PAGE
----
The WNBA just completed its 25th anniversary season with a sentimental storyline finish. Native Chicagoan Candace Parker, a 14-year WNBA star, former Rookie of the Year and Most Valuable Player, helped lead her hometown team, the Chicago Sky, to its first championship. Parker’s 16 points, 13 rebounds and five assists aided Allie Quigley’s 26 points, and the 80-74 win over the Phoenix Mercury concluded what’s been a pivotal and historic year for the league.
Around the same time, the University of South Carolina Board of Trustees approved a new seven-year, $22.4 million contract for Coach Dawn Staley. It makes her the highest paid Black coach in women’s basketball. The deal, which will pay her $2.9 million this coming season, puts her on par with University of Connecticut’s Geno Auriemma, who had been the highest-paid coach in women’s basketball.
The WNBA signed a new Collective Bargaining Agreement (CBA) with its players right before the season began. The contract runs from 2020 through 2027, though there’s an opt-out provision at the six year mark. It’s by far the best deal for any women’s sports leagues, though it certainly doesn’t compare to the NBA’s plush deal. Still, the pact includes a significant salary bump for the league’s highest-paid players, going from an annual base salary of $117,500 to $215,000.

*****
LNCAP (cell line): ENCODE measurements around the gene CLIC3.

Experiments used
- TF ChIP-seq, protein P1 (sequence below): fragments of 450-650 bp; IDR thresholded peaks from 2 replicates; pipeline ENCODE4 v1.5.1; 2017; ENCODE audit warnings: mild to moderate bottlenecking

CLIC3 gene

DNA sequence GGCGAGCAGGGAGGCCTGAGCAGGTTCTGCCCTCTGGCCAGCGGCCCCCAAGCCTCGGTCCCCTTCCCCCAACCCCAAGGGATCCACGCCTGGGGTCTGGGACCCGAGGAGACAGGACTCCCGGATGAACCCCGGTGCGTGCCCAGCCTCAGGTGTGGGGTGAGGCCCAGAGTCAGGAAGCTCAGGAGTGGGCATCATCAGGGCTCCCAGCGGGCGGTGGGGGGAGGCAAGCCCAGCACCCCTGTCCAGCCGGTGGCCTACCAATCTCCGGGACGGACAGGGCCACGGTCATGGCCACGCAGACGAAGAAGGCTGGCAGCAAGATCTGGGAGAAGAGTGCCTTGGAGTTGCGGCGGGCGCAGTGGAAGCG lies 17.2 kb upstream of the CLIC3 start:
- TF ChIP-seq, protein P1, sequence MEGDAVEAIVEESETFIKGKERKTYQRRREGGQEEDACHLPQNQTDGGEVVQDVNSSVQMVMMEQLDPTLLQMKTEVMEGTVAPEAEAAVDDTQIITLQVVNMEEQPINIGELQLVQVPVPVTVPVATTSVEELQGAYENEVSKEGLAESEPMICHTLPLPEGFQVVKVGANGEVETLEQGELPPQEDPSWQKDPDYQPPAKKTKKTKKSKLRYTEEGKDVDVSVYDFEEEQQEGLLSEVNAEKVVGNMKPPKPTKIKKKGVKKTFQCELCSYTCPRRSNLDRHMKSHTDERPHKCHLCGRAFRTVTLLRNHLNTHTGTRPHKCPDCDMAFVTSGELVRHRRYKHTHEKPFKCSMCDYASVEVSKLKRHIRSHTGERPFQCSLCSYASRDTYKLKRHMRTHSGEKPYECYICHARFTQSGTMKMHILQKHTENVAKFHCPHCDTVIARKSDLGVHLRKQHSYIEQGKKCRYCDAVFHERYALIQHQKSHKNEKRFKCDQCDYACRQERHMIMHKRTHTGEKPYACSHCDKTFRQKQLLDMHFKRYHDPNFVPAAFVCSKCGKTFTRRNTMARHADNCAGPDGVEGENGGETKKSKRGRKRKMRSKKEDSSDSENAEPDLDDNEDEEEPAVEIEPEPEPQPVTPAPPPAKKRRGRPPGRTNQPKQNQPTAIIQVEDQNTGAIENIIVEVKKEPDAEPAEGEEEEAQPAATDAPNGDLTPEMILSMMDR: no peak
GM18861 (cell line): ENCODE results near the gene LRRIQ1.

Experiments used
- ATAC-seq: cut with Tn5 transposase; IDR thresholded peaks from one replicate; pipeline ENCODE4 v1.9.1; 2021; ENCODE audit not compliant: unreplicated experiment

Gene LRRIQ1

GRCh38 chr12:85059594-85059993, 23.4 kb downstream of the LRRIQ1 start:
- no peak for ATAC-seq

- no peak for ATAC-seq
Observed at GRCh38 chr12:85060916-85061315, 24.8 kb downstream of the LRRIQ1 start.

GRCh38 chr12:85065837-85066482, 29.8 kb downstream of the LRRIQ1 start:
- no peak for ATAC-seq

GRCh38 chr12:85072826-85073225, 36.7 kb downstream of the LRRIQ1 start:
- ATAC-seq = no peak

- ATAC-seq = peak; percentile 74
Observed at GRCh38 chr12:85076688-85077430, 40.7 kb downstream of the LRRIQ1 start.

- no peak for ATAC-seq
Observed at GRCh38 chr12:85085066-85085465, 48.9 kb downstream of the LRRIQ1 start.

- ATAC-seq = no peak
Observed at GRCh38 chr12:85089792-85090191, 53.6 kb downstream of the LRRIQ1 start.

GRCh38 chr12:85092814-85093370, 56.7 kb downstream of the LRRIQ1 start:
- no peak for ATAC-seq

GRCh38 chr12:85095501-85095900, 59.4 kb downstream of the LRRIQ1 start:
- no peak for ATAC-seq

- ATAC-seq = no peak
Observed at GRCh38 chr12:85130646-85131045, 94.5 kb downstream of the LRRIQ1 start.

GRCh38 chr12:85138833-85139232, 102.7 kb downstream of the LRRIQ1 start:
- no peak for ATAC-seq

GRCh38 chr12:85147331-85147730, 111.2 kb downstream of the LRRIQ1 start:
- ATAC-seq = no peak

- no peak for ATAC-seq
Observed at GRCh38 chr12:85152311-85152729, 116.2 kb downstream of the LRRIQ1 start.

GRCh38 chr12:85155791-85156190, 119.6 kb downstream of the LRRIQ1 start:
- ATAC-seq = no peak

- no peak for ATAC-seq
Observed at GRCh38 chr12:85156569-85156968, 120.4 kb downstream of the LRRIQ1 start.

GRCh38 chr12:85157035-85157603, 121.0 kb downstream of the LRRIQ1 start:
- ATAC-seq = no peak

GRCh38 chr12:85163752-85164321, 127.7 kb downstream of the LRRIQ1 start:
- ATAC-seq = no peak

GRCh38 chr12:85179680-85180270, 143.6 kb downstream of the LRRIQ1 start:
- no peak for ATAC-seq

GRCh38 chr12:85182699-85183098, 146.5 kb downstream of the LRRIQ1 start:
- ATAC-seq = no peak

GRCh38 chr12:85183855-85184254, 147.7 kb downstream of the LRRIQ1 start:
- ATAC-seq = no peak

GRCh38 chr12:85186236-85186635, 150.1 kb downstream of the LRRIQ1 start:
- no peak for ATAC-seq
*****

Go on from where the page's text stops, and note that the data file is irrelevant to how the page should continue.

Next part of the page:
It also offers additional salary increases, changes to free agency, travel improvements, additional motherhood and family-planning benefits, enhanced marketing and career-development opportunities, and changes to revenue-sharing potential. “We believe it’s a groundbreaking and historic deal,” WNBA commissioner Cathy Engelbert told the Associated Press on the day of the signing last January. “I’m proud of the players; they bargained hard, they unified, they brought attention to so many important topics.”
Some key points include the salary cap rising to $1.3 million per team. Players will receive full salary while on maternity leave, there’s an annual child care stipend of $5,000 and a guarantee of two-bedroom apartments for players with children. It’s the fifth CBA in the league’s history, and certainly the best from the standpoint of player empowerment and compensation. Another big deal is players who complete their contracts and have five or more years service in the league can become unrestricted free agents, with one exception.